“You had a fella in there who wasn’t happy and two players who didn’t know who was going to start. You need to give confidence to your number 10. For years we were toing and froing.”
Was Sexton having a bad day against Australia?
“Not a bad day. There might have been a small bit of panic or fear that he might miss the next one so I got the nod to kick. I don’t really know why. I’d back him to kick them.”
Was that call made by the coach or did you, as the outhalf, take the tee?
“No, no, Jesus no, I’d always be whoever starts should finish kicking. I’ve been in that position myself with the Lions in 2001. You need to back your kicker big time. I was told to kick and I wasn’t going to turn it down either. From my point of view there is a game there and that’s what I am good at – kicking under pressure. You don’t stand off. I was told to take it.”
Afterwards, a clearly emotionally invested O’Gara gave that famous television interview:“I had a tough week mentally in that I felt I should have started the game,” said O’Gara on RTÉ television.
Then he announced his international retirement: “I’m struggling, like, my kids and wife are at home. I’m struggling. It’s massive for us. I’m done with Ireland in a few weeks. I’ve had a great time in this jersey but I want this to be the biggest time.”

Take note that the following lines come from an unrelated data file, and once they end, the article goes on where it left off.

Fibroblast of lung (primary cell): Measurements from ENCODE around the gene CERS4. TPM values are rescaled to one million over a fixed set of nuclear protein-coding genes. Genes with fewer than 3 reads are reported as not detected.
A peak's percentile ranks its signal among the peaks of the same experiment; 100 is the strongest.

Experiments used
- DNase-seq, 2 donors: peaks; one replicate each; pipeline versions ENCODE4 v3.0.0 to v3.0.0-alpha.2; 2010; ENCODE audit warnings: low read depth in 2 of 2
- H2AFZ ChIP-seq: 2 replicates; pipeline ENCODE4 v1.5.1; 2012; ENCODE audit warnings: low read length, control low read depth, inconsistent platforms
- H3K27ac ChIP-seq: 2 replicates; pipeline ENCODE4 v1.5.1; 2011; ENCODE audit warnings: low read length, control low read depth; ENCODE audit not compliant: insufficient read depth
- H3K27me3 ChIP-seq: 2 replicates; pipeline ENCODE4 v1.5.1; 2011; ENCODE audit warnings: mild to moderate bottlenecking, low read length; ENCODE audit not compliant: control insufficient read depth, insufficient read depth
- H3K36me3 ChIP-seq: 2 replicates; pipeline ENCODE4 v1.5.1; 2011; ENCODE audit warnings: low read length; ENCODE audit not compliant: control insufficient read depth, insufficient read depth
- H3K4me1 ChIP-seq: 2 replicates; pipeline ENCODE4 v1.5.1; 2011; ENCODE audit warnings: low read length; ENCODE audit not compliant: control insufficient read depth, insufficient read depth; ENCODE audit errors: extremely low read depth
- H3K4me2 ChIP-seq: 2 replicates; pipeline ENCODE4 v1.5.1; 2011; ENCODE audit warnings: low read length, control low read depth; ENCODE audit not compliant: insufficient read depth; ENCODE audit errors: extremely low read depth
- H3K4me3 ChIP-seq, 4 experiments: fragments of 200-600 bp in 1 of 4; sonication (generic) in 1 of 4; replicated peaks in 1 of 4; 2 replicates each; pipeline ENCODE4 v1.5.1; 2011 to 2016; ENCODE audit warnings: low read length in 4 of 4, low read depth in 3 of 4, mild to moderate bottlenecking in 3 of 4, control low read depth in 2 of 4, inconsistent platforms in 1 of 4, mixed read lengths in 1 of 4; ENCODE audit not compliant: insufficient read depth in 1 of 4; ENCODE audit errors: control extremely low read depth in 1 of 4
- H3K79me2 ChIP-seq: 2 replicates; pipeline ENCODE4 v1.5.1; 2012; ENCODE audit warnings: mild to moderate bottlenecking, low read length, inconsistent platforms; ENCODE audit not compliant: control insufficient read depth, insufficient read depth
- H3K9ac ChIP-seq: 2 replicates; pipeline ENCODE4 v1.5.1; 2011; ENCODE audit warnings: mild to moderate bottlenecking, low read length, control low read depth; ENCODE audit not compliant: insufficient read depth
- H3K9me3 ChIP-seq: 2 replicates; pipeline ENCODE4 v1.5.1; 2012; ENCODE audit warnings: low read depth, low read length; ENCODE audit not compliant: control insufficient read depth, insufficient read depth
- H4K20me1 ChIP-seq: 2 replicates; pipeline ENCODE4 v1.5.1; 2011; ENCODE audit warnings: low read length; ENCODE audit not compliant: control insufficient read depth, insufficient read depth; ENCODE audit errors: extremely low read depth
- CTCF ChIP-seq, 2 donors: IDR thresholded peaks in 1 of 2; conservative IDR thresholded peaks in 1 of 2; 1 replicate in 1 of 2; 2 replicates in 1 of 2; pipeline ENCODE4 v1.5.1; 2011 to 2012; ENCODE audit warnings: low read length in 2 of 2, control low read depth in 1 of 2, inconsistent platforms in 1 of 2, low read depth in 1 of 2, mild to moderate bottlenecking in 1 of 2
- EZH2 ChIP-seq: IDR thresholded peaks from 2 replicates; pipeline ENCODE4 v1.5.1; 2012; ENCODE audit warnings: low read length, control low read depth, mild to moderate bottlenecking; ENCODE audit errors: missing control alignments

You said it was the end of the line for you in a green jersey, did that just pop into your head?
“I was probably annoyed in my head in terms of the introduction of Johnny after playing a couple of months for Leinster.
“All of a sudden he was catapulted into the national jersey over a fella who had done well for eight or 10 years. I felt you got to earn that. I wasn’t anywhere near finished in my head from October ’09 on. But then you realise it comes to a point where, I mean, the World Cup is the be all and end all.
“I mean you are getting on, there is a really good player there, it is his time (so) you go. That’s what I was saying, in my head I was going to finish with the World Cup. It didn’t work out well with the Welsh game but there was no tomorrow. That was my point of view.”
Obviously it benefited you, but is it not an error to change your outhalf in the middle of a World Cup? “It’s an interesting discussion because I think if you have two good 10s you have to manage them. I was doing everything at the start to get the group somewhere that we had never been before.
“I came in and kicked well (against Australia) while Johnny did well in the centre. I got in then for the Russia game and kicked well and played well. Then it was . . . what do you do for Italy? People didn’t think we’d hammer them the way we did.”